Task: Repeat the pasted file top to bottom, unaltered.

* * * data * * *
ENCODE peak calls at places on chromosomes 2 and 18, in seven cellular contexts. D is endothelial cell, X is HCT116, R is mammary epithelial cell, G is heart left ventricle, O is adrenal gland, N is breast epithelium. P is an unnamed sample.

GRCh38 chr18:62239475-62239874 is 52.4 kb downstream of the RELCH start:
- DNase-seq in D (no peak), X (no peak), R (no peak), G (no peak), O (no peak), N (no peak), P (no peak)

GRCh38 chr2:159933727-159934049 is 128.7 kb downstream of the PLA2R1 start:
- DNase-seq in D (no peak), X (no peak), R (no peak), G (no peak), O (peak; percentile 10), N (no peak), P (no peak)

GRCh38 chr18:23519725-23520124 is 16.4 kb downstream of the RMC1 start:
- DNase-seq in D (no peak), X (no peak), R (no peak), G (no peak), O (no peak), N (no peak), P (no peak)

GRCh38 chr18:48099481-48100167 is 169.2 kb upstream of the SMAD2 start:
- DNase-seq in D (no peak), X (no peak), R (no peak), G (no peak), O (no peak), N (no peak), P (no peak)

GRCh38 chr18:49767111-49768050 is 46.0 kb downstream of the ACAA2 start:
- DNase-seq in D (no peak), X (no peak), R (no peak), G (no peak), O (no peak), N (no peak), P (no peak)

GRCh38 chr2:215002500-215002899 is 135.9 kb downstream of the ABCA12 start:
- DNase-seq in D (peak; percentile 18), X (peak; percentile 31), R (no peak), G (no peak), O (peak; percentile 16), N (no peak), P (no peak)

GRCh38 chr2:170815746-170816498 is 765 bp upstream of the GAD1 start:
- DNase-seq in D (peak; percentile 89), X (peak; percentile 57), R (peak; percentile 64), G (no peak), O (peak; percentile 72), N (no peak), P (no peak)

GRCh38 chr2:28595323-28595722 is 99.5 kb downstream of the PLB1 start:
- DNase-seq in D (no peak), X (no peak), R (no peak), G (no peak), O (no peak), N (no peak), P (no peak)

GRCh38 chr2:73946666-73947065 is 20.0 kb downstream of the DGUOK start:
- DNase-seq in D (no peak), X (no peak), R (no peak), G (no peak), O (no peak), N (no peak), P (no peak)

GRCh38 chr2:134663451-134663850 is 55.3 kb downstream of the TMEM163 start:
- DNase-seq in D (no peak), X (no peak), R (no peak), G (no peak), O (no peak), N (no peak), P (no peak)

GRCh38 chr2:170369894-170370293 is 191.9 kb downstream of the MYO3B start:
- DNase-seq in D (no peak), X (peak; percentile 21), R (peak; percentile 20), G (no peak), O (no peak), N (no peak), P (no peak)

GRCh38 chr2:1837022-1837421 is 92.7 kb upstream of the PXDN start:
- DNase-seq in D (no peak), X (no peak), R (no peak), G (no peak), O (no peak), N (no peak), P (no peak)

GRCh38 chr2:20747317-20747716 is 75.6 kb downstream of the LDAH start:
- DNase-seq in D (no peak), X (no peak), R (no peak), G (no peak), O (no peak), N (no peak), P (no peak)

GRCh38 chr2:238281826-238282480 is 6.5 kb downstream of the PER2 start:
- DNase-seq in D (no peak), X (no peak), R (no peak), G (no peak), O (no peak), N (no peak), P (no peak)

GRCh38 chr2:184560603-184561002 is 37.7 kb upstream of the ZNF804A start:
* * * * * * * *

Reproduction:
ENCODE peak calls at places on chromosomes 2 and 18, in seven cellular contexts. D is endothelial cell, X is HCT116, R is mammary epithelial cell, G is heart left ventricle, O is adrenal gland, N is breast epithelium. P is an unnamed sample.

GRCh38 chr18:62239475-62239874 is 52.4 kb downstream of the RELCH start:
- DNase-seq in D (no peak), X (no peak), R (no peak), G (no peak), O (no peak), N (no peak), P (no peak)

GRCh38 chr2:159933727-159934049 is 128.7 kb downstream of the PLA2R1 start:
- DNase-seq in D (no peak), X (no peak), R (no peak), G (no peak), O (peak; percentile 10), N (no peak), P (no peak)

GRCh38 chr18:23519725-23520124 is 16.4 kb downstream of the RMC1 start:
- DNase-seq in D (no peak), X (no peak), R (no peak), G (no peak), O (no peak), N (no peak), P (no peak)

GRCh38 chr18:48099481-48100167 is 169.2 kb upstream of the SMAD2 start:
- DNase-seq in D (no peak), X (no peak), R (no peak), G (no peak), O (no peak), N (no peak), P (no peak)

GRCh38 chr18:49767111-49768050 is 46.0 kb downstream of the ACAA2 start:
- DNase-seq in D (no peak), X (no peak), R (no peak), G (no peak), O (no peak), N (no peak), P (no peak)

GRCh38 chr2:215002500-215002899 is 135.9 kb downstream of the ABCA12 start:
- DNase-seq in D (peak; percentile 18), X (peak; percentile 31), R (no peak), G (no peak), O (peak; percentile 16), N (no peak), P (no peak)

GRCh38 chr2:170815746-170816498 is 765 bp upstream of the GAD1 start:
- DNase-seq in D (peak; percentile 89), X (peak; percentile 57), R (peak; percentile 64), G (no peak), O (peak; percentile 72), N (no peak), P (no peak)

GRCh38 chr2:28595323-28595722 is 99.5 kb downstream of the PLB1 start:
- DNase-seq in D (no peak), X (no peak), R (no peak), G (no peak), O (no peak), N (no peak), P (no peak)

GRCh38 chr2:73946666-73947065 is 20.0 kb downstream of the DGUOK start:
- DNase-seq in D (no peak), X (no peak), R (no peak), G (no peak), O (no peak), N (no peak), P (no peak)

GRCh38 chr2:134663451-134663850 is 55.3 kb downstream of the TMEM163 start:
- DNase-seq in D (no peak), X (no peak), R (no peak), G (no peak), O (no peak), N (no peak), P (no peak)

GRCh38 chr2:170369894-170370293 is 191.9 kb downstream of the MYO3B start:
- DNase-seq in D (no peak), X (peak; percentile 21), R (peak; percentile 20), G (no peak), O (no peak), N (no peak), P (no peak)

GRCh38 chr2:1837022-1837421 is 92.7 kb upstream of the PXDN start:
- DNase-seq in D (no peak), X (no peak), R (no peak), G (no peak), O (no peak), N (no peak), P (no peak)

GRCh38 chr2:20747317-20747716 is 75.6 kb downstream of the LDAH start:
- DNase-seq in D (no peak), X (no peak), R (no peak), G (no peak), O (no peak), N (no peak), P (no peak)

GRCh38 chr2:238281826-238282480 is 6.5 kb downstream of the PER2 start:
- DNase-seq in D (no peak), X (no peak), R (no peak), G (no peak), O (no peak), N (no peak), P (no peak)

GRCh38 chr2:184560603-184561002 is 37.7 kb upstream of the ZNF804A start: